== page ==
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Adams v. Drug Enforcement Administration

United States District Court, District of Columbia

May 12, 2014

DALE BRENT ADAMS, Plaintiff,
v.
DRUG ENFORCEMENT ADMINISTRATION, et al., Defendants.

MEMORANDUM OPINION

BERYL A. HOWELL, District Judge.

Plaintiff claims that he is the victim of unlawful government surveillance pursuant to its Terrorist Surveillance Program, Compl. ¶¶ 11, 26, and through the efforts of the Drug Enforcement Administration, see id. ¶¶ 40-45, and the National Security Administration, see id. ¶ 59. By means of this surveillance, plaintiff alleges, the government has interfered with virtually all aspects of his life, from "financial[] oppress[ion], " id. ¶ 60.E., to violation of "the husband-wife, attorney-client and work product privilege[s], " id. ¶ 60.G., to "breach of confidentiality of trade secrets, customer contacts and other business records, " id. ¶ 60.K., to interference with his "fundamental right to have a child, " id. ¶ 60.L. He demands a declaratory judgment, injunctive relief, and unspecified monetary damages. Id. ¶ 75; see id. at 10-11 (page numbers designated by the Court).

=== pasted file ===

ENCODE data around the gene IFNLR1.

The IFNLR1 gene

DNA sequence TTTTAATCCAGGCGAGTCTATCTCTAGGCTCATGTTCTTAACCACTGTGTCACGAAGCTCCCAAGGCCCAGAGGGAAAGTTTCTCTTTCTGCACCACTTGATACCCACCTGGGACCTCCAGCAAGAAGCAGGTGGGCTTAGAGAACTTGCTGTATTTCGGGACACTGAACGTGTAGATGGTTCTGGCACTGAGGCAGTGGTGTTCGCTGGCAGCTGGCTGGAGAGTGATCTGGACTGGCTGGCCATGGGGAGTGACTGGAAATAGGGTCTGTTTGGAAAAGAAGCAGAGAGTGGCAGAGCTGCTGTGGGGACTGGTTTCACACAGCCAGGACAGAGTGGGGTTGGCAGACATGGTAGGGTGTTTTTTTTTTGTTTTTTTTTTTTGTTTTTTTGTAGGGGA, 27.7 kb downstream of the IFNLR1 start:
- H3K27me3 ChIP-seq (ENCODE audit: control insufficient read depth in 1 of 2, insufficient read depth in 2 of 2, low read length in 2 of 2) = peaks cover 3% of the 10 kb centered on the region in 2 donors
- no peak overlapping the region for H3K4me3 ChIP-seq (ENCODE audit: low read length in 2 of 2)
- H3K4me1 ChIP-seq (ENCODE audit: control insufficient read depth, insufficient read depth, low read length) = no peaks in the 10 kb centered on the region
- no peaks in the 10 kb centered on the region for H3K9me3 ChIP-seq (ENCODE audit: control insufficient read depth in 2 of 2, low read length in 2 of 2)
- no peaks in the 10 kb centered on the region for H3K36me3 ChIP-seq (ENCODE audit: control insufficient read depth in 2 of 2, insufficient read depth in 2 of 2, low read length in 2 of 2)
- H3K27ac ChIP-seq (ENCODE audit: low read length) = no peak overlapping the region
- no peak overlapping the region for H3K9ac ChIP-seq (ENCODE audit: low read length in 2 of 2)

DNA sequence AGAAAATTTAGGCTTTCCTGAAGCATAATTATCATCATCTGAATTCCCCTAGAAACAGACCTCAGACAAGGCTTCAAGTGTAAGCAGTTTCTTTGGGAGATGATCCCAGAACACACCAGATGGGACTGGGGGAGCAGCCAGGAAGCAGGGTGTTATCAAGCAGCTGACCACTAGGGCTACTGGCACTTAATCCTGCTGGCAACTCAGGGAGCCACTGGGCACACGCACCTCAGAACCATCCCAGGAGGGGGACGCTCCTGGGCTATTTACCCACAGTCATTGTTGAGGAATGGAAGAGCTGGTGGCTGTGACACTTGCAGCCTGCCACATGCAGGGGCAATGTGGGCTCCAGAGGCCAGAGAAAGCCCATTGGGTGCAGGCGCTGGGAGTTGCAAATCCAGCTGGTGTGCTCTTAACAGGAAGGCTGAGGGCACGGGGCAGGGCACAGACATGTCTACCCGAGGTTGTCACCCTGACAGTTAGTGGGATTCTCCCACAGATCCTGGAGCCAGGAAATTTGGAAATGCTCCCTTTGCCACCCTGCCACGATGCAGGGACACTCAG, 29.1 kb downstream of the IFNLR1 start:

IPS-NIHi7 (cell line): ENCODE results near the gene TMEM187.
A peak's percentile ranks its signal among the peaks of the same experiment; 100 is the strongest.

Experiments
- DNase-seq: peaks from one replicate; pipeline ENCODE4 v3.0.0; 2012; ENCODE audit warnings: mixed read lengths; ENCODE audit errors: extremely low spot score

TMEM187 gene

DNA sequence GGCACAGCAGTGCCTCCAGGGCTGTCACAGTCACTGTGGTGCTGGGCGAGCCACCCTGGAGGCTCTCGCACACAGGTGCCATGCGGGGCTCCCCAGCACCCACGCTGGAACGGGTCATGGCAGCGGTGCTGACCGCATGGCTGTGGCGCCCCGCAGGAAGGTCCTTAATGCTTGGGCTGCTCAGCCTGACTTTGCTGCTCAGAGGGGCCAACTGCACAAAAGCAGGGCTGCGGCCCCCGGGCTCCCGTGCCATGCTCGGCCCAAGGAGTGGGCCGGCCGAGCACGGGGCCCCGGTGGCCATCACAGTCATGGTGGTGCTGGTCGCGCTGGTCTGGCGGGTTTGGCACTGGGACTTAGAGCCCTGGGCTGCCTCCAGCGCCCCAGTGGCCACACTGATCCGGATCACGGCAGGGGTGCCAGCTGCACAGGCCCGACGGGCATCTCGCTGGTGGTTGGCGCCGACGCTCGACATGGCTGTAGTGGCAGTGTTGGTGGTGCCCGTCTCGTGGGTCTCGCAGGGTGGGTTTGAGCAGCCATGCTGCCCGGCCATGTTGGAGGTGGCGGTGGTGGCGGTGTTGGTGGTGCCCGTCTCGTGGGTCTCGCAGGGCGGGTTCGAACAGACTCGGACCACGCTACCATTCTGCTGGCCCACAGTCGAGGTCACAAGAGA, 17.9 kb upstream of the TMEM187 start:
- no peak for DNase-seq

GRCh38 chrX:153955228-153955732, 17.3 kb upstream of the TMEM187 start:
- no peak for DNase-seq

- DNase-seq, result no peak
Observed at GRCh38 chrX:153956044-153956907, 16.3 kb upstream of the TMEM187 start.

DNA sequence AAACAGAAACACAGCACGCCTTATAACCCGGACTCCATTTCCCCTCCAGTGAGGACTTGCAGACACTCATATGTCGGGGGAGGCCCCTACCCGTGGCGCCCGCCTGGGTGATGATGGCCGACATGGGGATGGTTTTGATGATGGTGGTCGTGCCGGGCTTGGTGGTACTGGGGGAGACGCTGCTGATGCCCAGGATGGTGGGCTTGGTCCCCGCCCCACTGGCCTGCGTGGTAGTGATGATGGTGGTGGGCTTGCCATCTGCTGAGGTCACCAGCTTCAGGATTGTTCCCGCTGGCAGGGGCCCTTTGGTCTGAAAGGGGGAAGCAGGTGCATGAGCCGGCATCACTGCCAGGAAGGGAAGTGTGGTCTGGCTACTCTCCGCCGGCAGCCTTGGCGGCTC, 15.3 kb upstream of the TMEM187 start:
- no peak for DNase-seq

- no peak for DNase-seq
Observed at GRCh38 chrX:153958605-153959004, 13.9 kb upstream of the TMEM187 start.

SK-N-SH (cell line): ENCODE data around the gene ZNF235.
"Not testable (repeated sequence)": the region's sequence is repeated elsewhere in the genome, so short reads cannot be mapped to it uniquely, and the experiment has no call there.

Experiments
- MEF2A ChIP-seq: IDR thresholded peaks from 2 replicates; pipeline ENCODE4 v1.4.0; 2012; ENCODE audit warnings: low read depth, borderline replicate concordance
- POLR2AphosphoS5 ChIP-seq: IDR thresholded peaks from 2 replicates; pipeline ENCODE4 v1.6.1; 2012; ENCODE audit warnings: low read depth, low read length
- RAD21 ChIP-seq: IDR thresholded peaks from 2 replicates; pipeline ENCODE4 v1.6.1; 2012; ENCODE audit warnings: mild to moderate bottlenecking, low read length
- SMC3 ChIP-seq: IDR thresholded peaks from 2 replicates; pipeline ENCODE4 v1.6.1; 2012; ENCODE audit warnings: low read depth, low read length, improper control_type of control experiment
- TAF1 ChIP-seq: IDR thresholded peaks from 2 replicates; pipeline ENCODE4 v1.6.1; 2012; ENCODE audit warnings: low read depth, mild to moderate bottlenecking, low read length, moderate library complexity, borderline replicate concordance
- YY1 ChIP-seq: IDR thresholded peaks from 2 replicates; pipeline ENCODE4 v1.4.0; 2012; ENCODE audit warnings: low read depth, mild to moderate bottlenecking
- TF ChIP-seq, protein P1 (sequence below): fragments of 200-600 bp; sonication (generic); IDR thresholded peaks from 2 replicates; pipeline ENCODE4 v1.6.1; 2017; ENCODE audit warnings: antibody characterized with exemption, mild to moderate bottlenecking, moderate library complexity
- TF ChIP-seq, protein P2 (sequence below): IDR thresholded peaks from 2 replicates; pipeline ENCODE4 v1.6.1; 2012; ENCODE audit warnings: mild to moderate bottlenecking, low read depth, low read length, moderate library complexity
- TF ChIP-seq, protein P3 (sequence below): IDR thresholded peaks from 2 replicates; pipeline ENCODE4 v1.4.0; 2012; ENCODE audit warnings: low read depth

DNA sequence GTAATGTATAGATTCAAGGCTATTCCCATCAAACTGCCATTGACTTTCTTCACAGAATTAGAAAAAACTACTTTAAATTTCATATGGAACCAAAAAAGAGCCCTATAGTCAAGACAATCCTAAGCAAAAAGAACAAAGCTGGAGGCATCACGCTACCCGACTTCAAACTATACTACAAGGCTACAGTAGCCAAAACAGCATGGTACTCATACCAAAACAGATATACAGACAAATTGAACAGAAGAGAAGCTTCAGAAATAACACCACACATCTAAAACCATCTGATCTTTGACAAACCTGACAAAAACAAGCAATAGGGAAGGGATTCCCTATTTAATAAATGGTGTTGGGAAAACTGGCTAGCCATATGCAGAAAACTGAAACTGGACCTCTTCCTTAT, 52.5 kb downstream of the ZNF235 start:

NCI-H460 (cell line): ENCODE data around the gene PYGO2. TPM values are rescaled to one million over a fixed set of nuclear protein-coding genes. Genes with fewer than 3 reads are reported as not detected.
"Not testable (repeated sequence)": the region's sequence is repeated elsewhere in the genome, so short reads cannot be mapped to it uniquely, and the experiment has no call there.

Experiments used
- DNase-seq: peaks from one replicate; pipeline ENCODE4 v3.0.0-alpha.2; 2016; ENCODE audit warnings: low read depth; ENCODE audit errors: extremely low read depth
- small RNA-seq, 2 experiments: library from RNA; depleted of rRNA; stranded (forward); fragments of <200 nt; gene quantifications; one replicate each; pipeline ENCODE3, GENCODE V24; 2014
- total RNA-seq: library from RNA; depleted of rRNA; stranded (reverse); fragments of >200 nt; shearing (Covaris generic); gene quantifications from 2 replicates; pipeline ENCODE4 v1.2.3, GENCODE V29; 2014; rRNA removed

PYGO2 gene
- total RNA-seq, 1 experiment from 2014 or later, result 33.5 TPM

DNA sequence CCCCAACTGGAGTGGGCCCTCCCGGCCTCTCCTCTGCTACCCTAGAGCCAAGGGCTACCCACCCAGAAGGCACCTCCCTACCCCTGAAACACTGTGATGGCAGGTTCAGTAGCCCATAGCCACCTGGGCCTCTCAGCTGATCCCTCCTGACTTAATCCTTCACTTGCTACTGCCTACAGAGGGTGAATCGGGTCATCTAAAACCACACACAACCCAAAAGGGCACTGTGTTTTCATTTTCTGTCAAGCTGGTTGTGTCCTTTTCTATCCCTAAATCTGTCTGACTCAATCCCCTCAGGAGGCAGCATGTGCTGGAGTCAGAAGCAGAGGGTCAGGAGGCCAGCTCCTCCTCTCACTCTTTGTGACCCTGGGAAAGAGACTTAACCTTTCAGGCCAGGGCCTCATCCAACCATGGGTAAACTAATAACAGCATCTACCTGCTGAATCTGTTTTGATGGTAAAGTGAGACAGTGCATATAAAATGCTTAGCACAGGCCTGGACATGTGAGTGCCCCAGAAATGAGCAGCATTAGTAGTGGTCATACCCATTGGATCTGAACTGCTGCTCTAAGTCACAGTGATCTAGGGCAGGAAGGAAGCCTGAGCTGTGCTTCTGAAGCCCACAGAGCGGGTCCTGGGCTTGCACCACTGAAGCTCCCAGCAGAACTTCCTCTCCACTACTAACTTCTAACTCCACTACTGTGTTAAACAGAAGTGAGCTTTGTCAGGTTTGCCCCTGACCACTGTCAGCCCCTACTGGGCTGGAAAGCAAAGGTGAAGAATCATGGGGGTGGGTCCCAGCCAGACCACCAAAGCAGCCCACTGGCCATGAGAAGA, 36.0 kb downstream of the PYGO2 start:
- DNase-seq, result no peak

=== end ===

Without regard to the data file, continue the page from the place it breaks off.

To survive dismissal, the plaintiff not only must plead "enough facts to state a claim to relief that is plausible on its face, " Bell Atl. Corp. v. Twombly, 550 U.S. 544, 570 (2007), but also must plead those facts with enough specifically "to raise a right to relief above the speculative level, " id. at 555. "[W]here the well-pleaded facts do not permit the court to infer more than the mere possibility of misconduct, the complaint has alleged - but in has not shown - that the pleader is entitled to relief." Ashcroft v. Iqbal, 556 U.S. 662, 679 (2009) (quoting Fed. Rule Civ. Proc. 8(a)(2)) (brackets and internal quotation marks removed). The Court "[d]etermine[s] whether a complaint states a plausible claim for relief" by "draw[ing] on its judicial experience and common sense." Id. (citation omitted). With these considerations in mind, the Court concludes that the complaint must be dismissed. The few factual allegations set forth in the complaint are, at best, highly speculative and conclusory, such that the complaint "stops short of the line between possibility and plausibility of entitlement to relief." Twombly, 550 U.S. at 557 (brackets, internal quotation marks and citation omitted).

The Court will grant the plaintiff's application to proceed in forma pauperis and will dismiss the complaint without prejudice.[1] An Order consistent with this Memorandum Opinion is issued separately.


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